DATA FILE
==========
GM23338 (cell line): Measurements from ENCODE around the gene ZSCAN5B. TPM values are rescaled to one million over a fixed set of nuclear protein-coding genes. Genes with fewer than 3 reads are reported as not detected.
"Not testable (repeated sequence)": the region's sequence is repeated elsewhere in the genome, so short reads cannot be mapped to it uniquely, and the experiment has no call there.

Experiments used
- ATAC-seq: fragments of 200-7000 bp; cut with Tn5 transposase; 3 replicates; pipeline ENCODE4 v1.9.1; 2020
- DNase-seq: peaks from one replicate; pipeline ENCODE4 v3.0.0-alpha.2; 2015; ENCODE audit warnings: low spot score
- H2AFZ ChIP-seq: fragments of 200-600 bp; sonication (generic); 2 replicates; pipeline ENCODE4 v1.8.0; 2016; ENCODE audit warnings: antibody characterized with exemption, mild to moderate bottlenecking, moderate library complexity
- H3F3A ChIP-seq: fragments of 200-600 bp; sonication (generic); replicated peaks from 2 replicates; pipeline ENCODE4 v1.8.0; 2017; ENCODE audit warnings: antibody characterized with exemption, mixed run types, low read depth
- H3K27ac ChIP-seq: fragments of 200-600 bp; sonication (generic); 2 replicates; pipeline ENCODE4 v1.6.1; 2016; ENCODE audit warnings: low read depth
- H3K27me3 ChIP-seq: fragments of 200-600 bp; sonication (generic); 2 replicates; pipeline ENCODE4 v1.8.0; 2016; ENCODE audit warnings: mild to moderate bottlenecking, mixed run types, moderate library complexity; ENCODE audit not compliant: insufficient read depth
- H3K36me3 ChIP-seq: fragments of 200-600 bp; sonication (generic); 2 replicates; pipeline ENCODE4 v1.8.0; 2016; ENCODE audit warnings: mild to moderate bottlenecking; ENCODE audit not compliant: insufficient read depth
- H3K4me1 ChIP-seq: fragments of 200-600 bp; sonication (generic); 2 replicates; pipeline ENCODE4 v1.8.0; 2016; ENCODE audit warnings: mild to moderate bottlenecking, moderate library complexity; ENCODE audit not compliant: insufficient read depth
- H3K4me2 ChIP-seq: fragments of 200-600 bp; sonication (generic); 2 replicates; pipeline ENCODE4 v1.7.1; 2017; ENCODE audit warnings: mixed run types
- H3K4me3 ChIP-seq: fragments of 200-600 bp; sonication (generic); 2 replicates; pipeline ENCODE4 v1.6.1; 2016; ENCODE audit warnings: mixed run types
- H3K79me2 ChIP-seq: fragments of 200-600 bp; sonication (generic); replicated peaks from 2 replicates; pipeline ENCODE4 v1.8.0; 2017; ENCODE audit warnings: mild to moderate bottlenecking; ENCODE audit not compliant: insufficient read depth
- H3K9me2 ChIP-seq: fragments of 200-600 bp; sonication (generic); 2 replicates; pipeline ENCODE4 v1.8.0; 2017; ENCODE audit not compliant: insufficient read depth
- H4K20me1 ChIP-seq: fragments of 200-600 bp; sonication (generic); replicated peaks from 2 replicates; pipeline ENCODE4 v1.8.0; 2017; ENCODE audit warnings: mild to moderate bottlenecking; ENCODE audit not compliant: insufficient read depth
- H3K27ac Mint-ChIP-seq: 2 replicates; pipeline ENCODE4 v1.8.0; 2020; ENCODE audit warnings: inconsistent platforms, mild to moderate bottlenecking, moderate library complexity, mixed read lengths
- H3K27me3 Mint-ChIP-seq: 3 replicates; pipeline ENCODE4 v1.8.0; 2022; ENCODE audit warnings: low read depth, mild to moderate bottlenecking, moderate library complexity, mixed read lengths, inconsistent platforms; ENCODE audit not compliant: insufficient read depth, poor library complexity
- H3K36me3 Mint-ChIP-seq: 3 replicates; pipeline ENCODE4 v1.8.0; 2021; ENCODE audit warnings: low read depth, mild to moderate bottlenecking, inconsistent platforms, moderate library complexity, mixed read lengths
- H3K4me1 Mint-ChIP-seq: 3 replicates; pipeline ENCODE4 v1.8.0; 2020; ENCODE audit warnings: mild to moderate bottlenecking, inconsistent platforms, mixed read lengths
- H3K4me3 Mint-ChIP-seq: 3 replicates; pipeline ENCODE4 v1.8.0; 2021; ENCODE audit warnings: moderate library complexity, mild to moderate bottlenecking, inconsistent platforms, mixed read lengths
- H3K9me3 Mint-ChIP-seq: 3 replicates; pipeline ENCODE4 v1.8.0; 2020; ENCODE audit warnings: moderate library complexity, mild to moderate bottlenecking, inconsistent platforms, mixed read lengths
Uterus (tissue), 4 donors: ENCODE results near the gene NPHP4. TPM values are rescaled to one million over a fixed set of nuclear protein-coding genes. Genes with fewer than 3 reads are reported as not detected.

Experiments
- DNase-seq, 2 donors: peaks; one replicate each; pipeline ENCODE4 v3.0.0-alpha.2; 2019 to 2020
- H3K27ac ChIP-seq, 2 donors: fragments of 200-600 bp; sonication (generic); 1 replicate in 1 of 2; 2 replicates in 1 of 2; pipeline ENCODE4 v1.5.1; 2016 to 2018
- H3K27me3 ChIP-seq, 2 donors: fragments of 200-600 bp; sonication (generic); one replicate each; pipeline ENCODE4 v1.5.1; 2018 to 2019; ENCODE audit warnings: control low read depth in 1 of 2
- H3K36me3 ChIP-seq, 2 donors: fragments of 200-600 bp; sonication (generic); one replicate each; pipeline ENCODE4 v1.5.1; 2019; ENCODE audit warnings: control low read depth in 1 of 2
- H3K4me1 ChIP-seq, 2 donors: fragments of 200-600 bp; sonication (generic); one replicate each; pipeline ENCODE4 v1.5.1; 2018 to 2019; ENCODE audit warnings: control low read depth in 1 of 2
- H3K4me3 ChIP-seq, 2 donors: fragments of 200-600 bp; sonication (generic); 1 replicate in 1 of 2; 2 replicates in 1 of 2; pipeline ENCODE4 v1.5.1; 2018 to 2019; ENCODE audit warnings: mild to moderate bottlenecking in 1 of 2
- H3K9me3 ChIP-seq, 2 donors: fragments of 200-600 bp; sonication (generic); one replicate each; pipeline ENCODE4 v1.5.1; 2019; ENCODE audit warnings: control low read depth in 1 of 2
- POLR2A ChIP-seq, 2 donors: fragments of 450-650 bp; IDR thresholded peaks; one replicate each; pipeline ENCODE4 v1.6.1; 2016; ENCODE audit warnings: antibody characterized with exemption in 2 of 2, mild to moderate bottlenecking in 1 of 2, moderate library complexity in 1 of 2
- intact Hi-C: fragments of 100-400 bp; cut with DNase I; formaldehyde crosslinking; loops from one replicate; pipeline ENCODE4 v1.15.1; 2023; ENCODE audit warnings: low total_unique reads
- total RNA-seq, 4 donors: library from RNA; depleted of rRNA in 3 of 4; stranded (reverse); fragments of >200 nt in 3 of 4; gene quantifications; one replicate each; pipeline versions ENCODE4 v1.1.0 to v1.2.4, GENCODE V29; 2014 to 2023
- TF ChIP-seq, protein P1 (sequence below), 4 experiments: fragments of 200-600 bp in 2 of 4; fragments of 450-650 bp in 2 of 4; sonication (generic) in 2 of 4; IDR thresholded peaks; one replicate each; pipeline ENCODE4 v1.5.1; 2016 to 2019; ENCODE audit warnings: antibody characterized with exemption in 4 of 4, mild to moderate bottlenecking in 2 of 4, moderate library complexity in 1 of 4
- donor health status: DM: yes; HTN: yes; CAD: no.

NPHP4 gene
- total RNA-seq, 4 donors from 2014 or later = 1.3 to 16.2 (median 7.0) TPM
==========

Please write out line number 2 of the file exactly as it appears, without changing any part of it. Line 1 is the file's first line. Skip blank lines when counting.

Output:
"Not testable (repeated sequence)": the region's sequence is repeated elsewhere in the genome, so short reads cannot be mapped to it uniquely, and the experiment has no call there.